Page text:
Saturday, January 3, 2015

New Year Resolutions

New Year was just around the corner and many of us made New Year resolutions. These resolutions are often trivial, but still not less important to us when made. At the end of the year we may review these resolutions from previous year and assess how we did. However, by the time first month is gone, most of us have forgotten all about what resolutions were made. By the end of the year most of have forgot that any resolutions were made, so we ignore it and move forward with more resolutions. This may go on for years with the end result that nothing is being accomplished. 

Looking back has no value unless it's carried forward

When an organization is operating without a system; including policies, objective, goals and parameters, management becomes trivial New Year resolutions.  At the end of the year we may review, but without documentation it becomes a simpler task to forget the past and move on with new intentions.

Blogs of 2014 are ongoing New Year resolutions with the following New Year Eve being the date of a virtual Management Review.  Blogs of 2014 included several principles of SMS, with some of these being reviewed below. 

  • An effective non-punitive policy, which is not a "get out of jail free" card or an organizational excuse to deliver inferior quality job performance.  A non-punitive policy represents accountability and excellence;  
  • A fully operational SMS, which is a conglomerate plan of components, policies, objectives, goals and parameters; 
  • A system for documentation, knowing that documents are is the chosen method to recall plans, policies, objectives, goals and parameters, and a tool to recall future plans;
  • Training,  for all to receive job performance training to further develop performance skills to become a specialist in one area, or a selective few areas and receive SMS training;
  • Since the European bees did not perform well in the tropical climate of Brazil a plan was introduced to breed European honey bees with African honey bees. The goal was to create a bee which was gentle, highly productive and successful in the tropics. However, there was a system failure in the process which caused the creation of a Killer Bee;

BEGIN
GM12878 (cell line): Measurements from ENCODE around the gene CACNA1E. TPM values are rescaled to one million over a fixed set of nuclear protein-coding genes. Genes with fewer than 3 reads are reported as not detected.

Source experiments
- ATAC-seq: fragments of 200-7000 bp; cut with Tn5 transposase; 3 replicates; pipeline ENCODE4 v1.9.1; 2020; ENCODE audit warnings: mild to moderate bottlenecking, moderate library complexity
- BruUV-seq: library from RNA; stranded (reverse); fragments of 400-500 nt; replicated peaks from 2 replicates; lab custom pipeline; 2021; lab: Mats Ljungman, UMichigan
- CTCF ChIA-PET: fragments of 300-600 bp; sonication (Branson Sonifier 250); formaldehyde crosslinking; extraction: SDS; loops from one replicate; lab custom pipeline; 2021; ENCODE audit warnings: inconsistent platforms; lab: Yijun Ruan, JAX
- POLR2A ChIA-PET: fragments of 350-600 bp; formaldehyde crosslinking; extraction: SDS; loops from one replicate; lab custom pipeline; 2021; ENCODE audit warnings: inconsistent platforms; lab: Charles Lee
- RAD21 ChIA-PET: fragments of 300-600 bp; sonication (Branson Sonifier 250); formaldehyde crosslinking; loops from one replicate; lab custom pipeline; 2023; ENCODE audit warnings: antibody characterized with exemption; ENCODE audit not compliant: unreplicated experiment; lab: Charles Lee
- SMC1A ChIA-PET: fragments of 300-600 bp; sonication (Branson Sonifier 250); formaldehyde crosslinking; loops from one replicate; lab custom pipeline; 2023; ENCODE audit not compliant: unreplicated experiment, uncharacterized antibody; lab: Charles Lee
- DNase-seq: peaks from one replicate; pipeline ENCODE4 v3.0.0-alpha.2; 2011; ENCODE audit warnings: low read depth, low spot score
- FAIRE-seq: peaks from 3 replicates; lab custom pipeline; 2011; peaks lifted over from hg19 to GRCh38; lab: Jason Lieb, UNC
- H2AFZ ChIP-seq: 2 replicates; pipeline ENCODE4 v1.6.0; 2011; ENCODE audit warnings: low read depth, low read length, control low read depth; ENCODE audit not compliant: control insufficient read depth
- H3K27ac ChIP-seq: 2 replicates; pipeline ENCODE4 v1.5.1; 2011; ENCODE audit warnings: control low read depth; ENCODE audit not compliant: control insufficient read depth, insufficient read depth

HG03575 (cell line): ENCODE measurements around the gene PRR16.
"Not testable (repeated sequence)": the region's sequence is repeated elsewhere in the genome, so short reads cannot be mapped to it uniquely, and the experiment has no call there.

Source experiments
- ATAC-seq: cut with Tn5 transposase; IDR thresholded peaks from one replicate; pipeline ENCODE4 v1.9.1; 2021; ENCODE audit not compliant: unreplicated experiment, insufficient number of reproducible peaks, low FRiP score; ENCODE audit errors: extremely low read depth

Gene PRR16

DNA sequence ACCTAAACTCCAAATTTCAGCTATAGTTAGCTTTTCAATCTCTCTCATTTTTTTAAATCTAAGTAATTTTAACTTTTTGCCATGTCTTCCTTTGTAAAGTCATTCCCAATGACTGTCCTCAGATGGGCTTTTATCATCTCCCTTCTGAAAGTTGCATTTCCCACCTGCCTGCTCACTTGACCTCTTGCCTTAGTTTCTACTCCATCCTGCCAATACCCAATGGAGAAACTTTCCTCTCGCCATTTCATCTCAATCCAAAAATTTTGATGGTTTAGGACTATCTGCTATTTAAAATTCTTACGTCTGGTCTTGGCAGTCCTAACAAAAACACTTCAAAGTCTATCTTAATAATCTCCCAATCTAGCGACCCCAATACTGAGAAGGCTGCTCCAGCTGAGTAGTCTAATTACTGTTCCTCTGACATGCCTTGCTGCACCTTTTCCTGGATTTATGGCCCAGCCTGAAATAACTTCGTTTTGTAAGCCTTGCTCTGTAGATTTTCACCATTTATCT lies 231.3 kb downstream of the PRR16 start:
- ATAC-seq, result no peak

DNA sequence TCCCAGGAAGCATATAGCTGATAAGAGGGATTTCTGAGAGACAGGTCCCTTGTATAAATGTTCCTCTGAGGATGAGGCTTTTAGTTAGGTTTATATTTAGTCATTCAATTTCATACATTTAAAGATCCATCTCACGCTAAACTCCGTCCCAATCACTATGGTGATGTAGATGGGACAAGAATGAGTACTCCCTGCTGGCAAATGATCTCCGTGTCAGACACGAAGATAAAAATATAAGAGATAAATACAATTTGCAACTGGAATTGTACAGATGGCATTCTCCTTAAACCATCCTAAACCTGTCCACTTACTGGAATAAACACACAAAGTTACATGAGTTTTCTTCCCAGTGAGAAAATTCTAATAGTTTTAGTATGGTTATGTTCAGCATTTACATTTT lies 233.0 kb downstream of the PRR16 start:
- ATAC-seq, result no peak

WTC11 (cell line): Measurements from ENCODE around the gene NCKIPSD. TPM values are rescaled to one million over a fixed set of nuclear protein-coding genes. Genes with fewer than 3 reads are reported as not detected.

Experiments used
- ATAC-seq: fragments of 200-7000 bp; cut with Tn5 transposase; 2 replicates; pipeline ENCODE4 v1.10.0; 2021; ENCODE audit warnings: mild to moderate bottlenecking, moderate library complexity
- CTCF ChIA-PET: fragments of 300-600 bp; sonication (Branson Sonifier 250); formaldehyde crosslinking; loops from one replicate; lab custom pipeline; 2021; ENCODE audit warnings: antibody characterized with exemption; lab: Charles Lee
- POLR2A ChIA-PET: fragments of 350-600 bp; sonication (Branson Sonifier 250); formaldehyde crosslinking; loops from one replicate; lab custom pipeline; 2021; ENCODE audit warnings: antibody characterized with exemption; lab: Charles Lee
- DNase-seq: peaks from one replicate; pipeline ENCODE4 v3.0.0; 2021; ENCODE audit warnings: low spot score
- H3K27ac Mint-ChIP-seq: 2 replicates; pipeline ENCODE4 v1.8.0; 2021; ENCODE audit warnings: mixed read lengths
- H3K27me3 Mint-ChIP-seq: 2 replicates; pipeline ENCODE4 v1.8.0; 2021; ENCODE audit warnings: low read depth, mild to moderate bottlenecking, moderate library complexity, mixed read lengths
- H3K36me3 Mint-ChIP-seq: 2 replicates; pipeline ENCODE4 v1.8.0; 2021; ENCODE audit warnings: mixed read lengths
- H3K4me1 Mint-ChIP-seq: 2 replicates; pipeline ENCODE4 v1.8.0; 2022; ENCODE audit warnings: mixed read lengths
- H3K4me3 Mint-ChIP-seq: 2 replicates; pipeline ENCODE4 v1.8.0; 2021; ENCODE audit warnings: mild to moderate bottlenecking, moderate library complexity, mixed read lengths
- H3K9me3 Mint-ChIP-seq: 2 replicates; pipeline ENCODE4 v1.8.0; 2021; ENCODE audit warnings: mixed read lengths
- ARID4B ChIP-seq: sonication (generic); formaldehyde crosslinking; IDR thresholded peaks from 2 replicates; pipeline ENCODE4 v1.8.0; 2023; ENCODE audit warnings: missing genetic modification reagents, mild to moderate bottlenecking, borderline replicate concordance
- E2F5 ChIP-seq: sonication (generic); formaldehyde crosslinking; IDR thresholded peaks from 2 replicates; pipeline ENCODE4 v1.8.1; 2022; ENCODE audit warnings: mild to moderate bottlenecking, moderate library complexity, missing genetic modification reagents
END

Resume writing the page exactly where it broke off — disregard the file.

• Apply SMS as a tool for an enterprise to manage the day to day operation, to plan for the future and to analyze processes applied in the past for further improvement of operational safety;
  • Applying risk assessment to obvious situations that are threats to aviation safety, but also remember that pleasant conversation at the dinner table could distract and cause a human mind to drift away from focusing on tasks. What takes place at the dinner table may be a contributing factor to the outcome of next flight;
  • SMS makes aviation safer and a Safety Management System is a positive addition to deliver quality service to the flying public. Airlines operating within an SMS system are far better off than someone without an operational control management system;
  • Ensure manuals are up to date and relevant since the shelves could be stacked with manuals of different kinds and collecting more dust than fingerprints. Common purposes of manuals are to serve as a memory bank;
  • Assess the operation for effectiveness without falling into the trap that having the paperwork in order becomes more important than the process itself;
  • Changes are necessary to improve safety and not let accidents lead the way for improvements. In the days before SMS, it was acceptable for accidents to generate great improvements to flight safety. Prior to an unexpected accident the operation appeared to functioned perfectly and wasn't fixed, since it wasn't broken. What was forgotten is that it's "what you don't know that is what will surprise you";
  • The job needs to be done with accountability and not just because the boss is expecting quality. It could become a task to ensure the job is done correctly when the boss is away. In a professional organization it becomes critical to ensure that everyone performs their tasks to an expected level of standard;
  • Performance measurements are tools in a decision making process. Decisions are in concept either based on personal experience or on process data, as Operational or Optimal decisions. Operational decisions are based on heuristic data of outcome, while optimal decisions are based on variations and performance measurements;
  • It is not true that when holes in the "Swiss Cheese" lines up accidents happens. If this was the case, safety could then be managed like dropping a bag of marbles to spread in random patterns to manage the unknown. It is how the cheese is sliced to line up the holes, or to avoid the holes, that cause, or avoid accidents. When managing safety, daily routines and practices must be analyzed and then proceed to slice the task to manage the holes in the processes.    

Changing policies has no effect unless the process is changed

At the end of the year these new resolutions of policies, objective, goals and parameters are reviewed, malfunctioning processes are changed with corrective action plans, effectiveness of prior years are assessed and guidelines for upcoming year is established.
New Year resolutions have been in place for centuries, but it took a new system of SMS to make these proposals effective.